MANILA (UPDATE3) — President Rodrigo Duterte got inoculated against COVID-19 on Monday night, a video posted by his former longtime aide showed, using a China-made vaccine candidate that has yet to be granted emergency use authorization in the Philippines.
"I feel good and I have been expecting this shot, vaccination a long time ago," Duterte, 76, said in the video uploaded on Sen. Christopher Go's Facebook page. The inoculation was done in Malacanang Palace.
"Sinopharm itong tinuturok sa akin," the President added, referring to one of Chinese groups known to have developed vaccines against the coronavirus.
(The shot being injected to me is from Sinopharm.)
While it has no EUA yet from the Philippine Food and Drug Administration, Sinopharm's product was granted compassionate use license in February for the Presidential Security Group. The permit is good for 10,000 doses.
Duterte last year said some members of his security team took unauthorized Sinopharm jabs.
"His first dose was covered by the compassionate use permit issued to the PSG by the FDA," Presidential Spokesman Harry Roque said of Duterte's shot on Monday night.
Malacanang earlier said that Duterte, as commander-in-chief of the Armed Forces of the Philippines, may be entitled to use the Sinopharm vaccine under the said permit.
Sinopharm has two COVID-19 vaccine products, the first developed by the Beijing Institute of Biological Products, an offshoot of the state-owned giant, and the second, by its subsidiary the Wuhan Institute of Biological Products.
Sinopharm said in December that the Beijing institute vaccine was 79 percent effective in preventing symptomatic COVID-19 diseases but it did not elaborate on the results or publish trial data. The product has been approved for general use in the United Arab Emirates and for emergency use in Argentina, Nepal, Egypt, Pakistan and Peru.
The second product, as of February this year, has been in phase 3 clinical trials in various countries since June. Participants in the first two phases of the product's trial were given two doses, 28 days apart.
Both vaccines were authorized for emergency use in China in July.
But as of Monday, the World Health Organization has yet to give emergency use approval for the vaccine candidates of Sinopharm, as well as that of Sinovac, another Chinese firm.
An emergency listing from the WHO is an indication to national regulators of a shot's safety and efficacy, and would allow the Chinese vaccines to be included in COVAX, the global program to provide vaccines mainly for poor countries.
So far, the WHO has given emergency approval to vaccines from Pfizer-BioNTech, AstraZeneca, Johnson & Johnson, and Moderna.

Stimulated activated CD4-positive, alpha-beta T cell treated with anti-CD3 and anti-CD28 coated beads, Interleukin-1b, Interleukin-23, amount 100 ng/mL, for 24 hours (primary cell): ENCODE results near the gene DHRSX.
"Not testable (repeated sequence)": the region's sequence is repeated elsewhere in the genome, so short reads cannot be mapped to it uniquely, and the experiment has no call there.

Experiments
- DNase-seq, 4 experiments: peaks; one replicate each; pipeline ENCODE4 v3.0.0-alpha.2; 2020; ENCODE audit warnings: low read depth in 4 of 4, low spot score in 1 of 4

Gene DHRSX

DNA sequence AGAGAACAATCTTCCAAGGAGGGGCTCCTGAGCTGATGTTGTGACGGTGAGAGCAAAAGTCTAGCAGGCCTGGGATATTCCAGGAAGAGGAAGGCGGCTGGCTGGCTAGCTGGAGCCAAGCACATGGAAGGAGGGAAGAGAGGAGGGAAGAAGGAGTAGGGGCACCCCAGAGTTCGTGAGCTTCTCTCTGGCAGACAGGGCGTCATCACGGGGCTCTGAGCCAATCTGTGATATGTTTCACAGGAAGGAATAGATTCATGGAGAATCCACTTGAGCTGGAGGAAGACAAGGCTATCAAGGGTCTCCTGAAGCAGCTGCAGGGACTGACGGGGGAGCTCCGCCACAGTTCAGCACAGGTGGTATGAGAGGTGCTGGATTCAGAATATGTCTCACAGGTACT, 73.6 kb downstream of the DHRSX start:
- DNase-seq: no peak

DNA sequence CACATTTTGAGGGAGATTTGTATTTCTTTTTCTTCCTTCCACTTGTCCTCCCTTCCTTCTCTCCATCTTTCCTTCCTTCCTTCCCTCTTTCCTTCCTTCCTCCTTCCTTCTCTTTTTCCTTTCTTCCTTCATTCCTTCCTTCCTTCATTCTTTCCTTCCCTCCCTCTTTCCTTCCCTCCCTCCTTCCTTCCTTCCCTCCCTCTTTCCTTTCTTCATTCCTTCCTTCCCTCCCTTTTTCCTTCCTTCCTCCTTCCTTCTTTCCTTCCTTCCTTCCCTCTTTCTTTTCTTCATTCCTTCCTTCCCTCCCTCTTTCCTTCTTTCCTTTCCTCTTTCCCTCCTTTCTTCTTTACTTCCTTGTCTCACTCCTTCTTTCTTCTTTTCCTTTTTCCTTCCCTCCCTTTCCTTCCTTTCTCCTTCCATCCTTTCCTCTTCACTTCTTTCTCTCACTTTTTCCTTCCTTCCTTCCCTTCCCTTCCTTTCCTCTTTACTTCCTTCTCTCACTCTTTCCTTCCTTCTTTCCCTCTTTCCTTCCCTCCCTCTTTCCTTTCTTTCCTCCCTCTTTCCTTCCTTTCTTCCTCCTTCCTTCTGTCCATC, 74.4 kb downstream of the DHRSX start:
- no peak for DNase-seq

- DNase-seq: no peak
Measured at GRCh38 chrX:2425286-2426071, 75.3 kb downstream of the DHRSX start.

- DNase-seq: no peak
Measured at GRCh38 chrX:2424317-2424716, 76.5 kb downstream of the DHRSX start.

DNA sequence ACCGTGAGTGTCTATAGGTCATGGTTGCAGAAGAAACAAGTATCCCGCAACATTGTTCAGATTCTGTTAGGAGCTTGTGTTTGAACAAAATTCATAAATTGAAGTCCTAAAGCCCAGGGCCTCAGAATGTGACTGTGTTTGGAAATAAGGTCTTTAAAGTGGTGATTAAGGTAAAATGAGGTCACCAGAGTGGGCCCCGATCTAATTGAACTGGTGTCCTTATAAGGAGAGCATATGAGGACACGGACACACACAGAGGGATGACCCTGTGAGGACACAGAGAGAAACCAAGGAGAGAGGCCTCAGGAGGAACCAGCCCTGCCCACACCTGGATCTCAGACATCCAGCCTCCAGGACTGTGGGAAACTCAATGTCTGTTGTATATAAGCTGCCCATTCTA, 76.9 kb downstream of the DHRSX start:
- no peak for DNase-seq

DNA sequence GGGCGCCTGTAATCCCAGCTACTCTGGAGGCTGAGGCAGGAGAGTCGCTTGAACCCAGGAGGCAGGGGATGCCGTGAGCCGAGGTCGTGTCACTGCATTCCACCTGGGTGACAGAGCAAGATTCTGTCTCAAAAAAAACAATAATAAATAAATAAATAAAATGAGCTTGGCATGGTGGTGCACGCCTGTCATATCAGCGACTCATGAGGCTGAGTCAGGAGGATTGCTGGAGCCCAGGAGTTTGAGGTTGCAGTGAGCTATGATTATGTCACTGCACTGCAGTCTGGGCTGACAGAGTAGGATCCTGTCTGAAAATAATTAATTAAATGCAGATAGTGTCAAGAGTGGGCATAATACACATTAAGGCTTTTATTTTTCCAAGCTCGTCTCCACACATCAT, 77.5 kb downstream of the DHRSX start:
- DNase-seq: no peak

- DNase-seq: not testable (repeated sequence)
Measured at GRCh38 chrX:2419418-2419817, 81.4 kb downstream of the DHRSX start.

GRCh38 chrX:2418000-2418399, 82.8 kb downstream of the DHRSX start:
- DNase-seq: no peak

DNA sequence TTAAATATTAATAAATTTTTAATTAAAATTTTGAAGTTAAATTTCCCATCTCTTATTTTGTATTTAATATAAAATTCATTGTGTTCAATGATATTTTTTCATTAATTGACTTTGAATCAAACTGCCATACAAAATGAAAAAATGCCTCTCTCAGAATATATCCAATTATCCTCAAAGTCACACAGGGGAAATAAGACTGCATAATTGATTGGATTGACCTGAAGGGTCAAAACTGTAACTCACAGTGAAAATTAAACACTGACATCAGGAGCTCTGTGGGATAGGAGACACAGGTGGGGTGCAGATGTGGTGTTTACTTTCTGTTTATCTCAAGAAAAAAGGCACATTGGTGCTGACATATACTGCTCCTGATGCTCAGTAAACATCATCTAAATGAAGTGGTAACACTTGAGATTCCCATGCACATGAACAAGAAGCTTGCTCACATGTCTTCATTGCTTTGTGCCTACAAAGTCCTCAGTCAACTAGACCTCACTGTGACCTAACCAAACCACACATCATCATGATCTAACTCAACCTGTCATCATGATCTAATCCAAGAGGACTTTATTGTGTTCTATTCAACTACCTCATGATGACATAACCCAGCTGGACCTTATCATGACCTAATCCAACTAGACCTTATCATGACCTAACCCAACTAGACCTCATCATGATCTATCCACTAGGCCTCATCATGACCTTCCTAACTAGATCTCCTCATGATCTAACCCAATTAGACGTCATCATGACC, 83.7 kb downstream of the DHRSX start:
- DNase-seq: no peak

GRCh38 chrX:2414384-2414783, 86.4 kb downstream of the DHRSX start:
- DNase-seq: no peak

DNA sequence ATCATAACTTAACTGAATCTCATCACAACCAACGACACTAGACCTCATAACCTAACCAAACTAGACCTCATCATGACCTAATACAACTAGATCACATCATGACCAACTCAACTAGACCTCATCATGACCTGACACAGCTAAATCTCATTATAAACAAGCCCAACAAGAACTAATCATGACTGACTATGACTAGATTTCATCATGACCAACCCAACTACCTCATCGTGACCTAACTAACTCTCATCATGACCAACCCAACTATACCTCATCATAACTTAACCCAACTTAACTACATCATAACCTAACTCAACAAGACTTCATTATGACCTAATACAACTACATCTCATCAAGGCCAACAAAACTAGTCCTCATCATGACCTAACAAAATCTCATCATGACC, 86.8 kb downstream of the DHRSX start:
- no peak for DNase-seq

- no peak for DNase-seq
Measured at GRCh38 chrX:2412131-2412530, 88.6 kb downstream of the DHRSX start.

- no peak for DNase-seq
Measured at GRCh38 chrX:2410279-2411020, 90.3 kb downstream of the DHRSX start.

In the Philippines, COVID-19 vaccine products from the following have been cleared for emergency use by the country's drug regulator: Pfizer-BioNTech, Oxford-AstraZeneca, Gamaleya Institute, Sinovac Biotech, Johnson & Johnson, and Bharat Biotech.
Supplies from AstraZeneca, Sinovac, and Gamaleya have already been delivered to the country, of which, those from the first two are already being rolled out.
The video posted on Go's social media account at 6:59 p.m. showed Health Secretary Francisco Duque III administering the COVID-19 vaccine on Duterte's left arm.
"Pumayag dok nya," Go said in a text message to reporters, referring to Duterte, who now joins leaders of Hungary, Pakistan, Serbia and the United Arab Emirates who, according to media reports, received Sinopharm's vaccine product.
(His doctor allowed it.)
Last year, Duterte said he preferred vaccines from China or Russia, as he alleged that Western drug groups were profiting from the coronavirus pandemic.
Duterte, who is a senior citizen and has underlying health issues, belongs to the groups vulnerable of developing severe symptoms of the respiratory disease. The said groups are part of the country's COVID-19 vaccination priorities.
Among the hardest hit in Asia, the Philippines has so far secured 4.040 million COVID-19 shots, majority of which are from Sinovac.
As of April 27, more than 1.8 million doses have been administered all over the country.
Earlier surveys revealed that many Filipinos were hesitant to get vaccinated against COVID-19.
Vice President Leni Robredo and several others as far back as last year urged Duterte to get vaccinated in a bid to boost public confidence in the jabs.
The country's total recorded COVID-19 cases reached 1,062,225 on Monday, of which, 69,466 are active. The first case was confirmed on Jan. 30 last year in a Chinese woman who arrived from Wuhan, where the disease is believed to have first emerged in late 2019.
- with reports from South China Morning Post and Reuters
Video courtesy of Go's Facebook page